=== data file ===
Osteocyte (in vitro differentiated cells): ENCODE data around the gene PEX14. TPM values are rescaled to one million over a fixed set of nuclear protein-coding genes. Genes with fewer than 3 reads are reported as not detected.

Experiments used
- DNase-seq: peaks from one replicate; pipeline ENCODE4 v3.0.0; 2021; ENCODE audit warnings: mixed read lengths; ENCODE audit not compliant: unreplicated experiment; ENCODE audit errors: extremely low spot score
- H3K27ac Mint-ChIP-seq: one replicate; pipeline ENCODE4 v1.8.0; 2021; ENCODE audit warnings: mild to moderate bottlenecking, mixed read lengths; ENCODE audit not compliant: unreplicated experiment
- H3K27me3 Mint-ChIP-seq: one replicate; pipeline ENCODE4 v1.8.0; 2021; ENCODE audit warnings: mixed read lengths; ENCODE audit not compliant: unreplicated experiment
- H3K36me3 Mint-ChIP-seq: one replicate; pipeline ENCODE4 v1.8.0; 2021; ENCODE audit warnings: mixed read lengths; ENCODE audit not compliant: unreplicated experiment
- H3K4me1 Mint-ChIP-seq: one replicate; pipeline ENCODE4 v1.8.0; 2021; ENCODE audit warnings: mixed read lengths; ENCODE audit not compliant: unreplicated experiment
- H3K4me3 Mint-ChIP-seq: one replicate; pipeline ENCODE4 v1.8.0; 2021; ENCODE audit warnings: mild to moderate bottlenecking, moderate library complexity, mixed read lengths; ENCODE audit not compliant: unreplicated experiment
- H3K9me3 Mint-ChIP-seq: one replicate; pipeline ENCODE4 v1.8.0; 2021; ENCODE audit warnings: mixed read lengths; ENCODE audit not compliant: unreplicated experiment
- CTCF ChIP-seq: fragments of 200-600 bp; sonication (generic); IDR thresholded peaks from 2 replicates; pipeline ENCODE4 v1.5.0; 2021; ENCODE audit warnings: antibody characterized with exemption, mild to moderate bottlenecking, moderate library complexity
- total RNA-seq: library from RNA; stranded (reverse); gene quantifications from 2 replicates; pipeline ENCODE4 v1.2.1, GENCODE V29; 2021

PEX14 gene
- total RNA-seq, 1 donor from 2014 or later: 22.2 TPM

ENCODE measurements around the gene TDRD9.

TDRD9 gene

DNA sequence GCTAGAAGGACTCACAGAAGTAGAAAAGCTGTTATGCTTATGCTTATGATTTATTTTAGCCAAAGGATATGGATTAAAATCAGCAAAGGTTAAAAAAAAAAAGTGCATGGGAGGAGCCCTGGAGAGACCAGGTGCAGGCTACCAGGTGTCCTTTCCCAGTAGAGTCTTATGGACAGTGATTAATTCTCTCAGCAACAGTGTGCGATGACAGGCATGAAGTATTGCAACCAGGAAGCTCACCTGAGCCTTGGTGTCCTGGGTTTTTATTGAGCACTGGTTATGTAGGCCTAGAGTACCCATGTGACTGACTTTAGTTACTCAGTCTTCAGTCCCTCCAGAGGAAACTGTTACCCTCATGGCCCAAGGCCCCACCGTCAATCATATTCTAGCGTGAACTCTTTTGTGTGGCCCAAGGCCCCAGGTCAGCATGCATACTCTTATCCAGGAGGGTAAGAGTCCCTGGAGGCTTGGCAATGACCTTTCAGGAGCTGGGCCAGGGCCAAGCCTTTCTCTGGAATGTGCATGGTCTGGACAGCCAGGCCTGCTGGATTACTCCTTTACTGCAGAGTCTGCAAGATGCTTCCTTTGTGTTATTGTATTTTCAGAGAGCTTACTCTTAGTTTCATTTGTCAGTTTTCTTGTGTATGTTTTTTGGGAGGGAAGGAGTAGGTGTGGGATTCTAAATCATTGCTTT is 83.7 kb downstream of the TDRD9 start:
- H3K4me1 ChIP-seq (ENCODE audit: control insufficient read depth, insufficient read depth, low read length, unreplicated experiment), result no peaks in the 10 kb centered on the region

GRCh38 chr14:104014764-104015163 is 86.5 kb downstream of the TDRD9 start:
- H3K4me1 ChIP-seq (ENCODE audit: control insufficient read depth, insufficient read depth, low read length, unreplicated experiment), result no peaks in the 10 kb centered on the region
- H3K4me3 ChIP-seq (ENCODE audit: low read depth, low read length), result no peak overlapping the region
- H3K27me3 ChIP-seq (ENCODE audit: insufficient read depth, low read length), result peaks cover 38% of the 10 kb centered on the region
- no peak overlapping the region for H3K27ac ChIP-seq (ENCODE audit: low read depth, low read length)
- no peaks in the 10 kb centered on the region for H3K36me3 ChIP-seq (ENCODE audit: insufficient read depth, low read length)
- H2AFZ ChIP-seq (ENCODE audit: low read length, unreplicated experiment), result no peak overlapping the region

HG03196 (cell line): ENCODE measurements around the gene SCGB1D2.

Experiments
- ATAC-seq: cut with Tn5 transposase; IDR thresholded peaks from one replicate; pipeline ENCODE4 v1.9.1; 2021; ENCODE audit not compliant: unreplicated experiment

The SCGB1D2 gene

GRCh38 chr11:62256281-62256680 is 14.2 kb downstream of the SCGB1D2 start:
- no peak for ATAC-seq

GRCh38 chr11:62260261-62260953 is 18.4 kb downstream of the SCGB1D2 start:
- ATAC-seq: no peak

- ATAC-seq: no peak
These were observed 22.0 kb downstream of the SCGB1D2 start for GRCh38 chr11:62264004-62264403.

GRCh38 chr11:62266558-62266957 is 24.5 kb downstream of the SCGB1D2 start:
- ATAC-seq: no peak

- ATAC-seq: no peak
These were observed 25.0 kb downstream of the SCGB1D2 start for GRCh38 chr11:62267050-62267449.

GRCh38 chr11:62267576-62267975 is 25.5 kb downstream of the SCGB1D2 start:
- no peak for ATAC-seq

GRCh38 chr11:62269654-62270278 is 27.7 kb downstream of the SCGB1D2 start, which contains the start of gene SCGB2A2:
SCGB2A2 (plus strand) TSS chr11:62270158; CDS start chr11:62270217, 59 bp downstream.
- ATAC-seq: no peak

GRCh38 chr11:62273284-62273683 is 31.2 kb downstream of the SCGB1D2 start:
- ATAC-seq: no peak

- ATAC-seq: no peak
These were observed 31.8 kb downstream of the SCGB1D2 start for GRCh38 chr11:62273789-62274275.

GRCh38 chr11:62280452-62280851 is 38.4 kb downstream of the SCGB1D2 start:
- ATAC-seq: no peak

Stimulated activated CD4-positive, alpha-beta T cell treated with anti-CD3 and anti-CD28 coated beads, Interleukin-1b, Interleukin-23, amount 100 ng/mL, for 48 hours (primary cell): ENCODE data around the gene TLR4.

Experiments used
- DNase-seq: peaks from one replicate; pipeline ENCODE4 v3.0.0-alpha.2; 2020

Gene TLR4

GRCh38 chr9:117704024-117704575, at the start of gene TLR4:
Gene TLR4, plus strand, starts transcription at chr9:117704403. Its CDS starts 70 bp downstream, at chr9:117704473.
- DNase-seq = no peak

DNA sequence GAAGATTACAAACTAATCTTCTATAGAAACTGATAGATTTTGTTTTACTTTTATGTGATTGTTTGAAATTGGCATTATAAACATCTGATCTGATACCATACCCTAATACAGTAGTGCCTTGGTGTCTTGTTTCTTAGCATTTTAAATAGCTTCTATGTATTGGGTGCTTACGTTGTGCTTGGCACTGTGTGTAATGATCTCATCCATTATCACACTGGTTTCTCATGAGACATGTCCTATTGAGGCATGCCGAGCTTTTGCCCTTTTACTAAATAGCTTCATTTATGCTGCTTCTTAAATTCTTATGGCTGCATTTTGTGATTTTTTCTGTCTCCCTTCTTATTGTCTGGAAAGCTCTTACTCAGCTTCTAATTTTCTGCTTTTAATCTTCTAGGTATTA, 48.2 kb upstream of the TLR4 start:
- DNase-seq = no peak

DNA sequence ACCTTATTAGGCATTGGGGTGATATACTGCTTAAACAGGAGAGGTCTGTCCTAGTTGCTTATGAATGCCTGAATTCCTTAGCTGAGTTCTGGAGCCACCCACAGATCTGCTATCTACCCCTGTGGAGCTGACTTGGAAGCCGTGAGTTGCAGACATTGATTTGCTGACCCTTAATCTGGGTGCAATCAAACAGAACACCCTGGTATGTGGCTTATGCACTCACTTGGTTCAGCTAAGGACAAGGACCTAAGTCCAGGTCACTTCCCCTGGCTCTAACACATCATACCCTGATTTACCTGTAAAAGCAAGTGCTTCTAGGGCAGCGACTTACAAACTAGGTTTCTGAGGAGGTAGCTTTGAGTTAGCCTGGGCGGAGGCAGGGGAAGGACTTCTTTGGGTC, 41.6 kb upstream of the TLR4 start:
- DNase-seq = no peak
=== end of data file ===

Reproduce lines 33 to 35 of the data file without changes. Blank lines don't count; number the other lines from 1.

- ATAC-seq: no peak
These were observed 22.0 kb downstream of the SCGB1D2 start for GRCh38 chr11:62264004-62264403.

GRCh38 chr11:62266558-62266957 is 24.5 kb downstream of the SCGB1D2 start: